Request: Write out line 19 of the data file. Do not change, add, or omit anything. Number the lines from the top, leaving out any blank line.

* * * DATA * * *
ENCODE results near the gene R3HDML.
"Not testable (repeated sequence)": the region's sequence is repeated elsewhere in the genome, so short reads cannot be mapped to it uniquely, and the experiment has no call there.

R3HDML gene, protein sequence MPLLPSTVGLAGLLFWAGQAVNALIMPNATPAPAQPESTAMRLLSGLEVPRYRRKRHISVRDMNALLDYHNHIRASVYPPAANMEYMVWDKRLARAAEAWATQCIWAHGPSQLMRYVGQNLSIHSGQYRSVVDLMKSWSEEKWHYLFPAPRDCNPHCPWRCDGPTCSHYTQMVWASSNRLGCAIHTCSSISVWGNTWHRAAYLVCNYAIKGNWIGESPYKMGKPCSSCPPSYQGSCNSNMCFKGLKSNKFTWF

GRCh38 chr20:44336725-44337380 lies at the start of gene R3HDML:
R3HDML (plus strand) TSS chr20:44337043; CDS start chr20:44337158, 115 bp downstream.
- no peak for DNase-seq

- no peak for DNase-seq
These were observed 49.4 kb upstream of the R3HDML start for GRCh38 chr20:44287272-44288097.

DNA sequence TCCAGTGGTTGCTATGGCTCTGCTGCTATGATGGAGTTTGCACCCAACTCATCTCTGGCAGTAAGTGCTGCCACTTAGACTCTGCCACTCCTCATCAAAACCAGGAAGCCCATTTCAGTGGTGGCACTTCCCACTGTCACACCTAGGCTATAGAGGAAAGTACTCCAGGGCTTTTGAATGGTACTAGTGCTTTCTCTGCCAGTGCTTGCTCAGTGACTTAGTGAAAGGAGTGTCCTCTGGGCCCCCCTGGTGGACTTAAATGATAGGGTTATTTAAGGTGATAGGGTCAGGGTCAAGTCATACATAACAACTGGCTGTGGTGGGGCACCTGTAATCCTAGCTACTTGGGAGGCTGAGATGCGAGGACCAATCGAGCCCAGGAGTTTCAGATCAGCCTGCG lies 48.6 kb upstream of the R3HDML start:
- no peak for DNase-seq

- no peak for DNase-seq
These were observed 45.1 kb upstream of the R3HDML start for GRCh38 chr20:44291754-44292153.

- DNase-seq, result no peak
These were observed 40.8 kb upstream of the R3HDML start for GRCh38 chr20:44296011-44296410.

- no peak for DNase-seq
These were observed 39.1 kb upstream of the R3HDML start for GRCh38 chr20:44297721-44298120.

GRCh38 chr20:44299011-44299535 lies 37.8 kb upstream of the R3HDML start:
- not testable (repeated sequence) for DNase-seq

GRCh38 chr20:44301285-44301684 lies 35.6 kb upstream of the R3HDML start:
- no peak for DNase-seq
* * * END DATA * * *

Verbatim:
GRCh38 chr20:44301285-44301684 lies 35.6 kb upstream of the R3HDML start: